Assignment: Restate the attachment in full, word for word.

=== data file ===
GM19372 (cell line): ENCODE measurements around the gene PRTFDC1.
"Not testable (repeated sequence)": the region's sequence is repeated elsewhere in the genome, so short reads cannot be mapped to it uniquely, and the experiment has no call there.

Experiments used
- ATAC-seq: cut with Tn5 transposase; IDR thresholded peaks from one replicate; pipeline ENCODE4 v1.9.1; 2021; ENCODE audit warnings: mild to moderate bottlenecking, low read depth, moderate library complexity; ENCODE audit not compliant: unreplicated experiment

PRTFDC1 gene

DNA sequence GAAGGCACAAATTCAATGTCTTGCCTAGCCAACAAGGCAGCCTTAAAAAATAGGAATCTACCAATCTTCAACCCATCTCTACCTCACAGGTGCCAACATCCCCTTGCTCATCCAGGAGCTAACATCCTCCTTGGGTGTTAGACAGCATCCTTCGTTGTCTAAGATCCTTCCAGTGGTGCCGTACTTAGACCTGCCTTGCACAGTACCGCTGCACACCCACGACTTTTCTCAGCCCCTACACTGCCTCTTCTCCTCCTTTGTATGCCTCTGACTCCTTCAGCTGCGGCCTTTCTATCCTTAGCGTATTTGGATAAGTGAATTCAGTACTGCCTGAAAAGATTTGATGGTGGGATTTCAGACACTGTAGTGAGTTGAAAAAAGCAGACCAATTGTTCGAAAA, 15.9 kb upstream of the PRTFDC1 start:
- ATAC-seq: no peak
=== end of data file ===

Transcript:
GM19372 (cell line): ENCODE measurements around the gene PRTFDC1.
"Not testable (repeated sequence)": the region's sequence is repeated elsewhere in the genome, so short reads cannot be mapped to it uniquely, and the experiment has no call there.

Experiments used
- ATAC-seq: cut with Tn5 transposase; IDR thresholded peaks from one replicate; pipeline ENCODE4 v1.9.1; 2021; ENCODE audit warnings: mild to moderate bottlenecking, low read depth, moderate library complexity; ENCODE audit not compliant: unreplicated experiment

PRTFDC1 gene

DNA sequence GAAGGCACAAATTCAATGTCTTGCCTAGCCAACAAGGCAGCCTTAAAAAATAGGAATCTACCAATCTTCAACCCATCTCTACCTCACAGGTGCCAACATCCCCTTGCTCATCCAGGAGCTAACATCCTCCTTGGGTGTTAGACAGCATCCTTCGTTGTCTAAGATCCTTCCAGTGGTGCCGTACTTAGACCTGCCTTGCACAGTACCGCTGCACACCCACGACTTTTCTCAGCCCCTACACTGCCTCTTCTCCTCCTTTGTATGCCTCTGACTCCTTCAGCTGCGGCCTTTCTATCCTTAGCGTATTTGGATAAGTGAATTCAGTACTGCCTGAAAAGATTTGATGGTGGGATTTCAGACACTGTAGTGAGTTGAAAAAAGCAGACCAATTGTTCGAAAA, 15.9 kb upstream of the PRTFDC1 start:
- ATAC-seq: no peak